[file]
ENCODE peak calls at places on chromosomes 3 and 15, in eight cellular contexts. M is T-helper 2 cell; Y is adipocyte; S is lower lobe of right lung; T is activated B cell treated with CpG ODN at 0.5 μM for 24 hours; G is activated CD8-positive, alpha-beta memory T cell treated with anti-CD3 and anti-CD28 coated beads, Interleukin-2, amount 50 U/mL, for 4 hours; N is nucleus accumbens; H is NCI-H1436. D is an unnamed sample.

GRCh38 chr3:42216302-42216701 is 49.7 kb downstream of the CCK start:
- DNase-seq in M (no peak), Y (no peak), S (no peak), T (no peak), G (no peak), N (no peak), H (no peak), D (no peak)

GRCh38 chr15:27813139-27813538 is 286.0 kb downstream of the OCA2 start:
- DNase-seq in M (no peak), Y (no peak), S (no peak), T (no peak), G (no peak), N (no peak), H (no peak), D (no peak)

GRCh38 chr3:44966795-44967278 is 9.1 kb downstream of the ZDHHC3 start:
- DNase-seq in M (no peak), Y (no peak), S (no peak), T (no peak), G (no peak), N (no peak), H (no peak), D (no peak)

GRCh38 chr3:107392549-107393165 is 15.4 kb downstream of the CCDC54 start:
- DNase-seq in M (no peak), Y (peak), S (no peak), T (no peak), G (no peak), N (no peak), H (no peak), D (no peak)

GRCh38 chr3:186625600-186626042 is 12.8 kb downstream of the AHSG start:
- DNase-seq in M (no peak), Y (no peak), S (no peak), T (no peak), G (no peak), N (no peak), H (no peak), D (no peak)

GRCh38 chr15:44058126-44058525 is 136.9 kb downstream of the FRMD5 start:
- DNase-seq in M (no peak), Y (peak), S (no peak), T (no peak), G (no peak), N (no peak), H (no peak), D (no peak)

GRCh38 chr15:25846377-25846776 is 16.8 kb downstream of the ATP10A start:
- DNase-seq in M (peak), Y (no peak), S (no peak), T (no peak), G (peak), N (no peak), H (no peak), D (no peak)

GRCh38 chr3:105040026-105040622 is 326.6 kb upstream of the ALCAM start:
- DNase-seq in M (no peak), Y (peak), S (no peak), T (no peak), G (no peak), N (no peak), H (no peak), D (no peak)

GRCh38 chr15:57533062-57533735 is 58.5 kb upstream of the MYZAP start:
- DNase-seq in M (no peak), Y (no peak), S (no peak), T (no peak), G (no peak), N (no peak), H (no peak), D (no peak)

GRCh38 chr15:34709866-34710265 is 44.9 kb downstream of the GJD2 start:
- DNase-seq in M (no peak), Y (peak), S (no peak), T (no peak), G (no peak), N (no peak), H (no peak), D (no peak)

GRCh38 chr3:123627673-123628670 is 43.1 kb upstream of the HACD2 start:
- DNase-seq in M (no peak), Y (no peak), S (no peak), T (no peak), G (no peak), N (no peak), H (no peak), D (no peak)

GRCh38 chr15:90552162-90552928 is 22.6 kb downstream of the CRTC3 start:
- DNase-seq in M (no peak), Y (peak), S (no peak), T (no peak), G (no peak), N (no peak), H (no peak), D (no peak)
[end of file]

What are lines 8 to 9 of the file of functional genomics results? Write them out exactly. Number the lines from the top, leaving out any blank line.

GRCh38 chr3:107392549-107393165 is 15.4 kb downstream of the CCDC54 start:
- DNase-seq in M (no peak), Y (peak), S (no peak), T (no peak), G (no peak), N (no peak), H (no peak), D (no peak)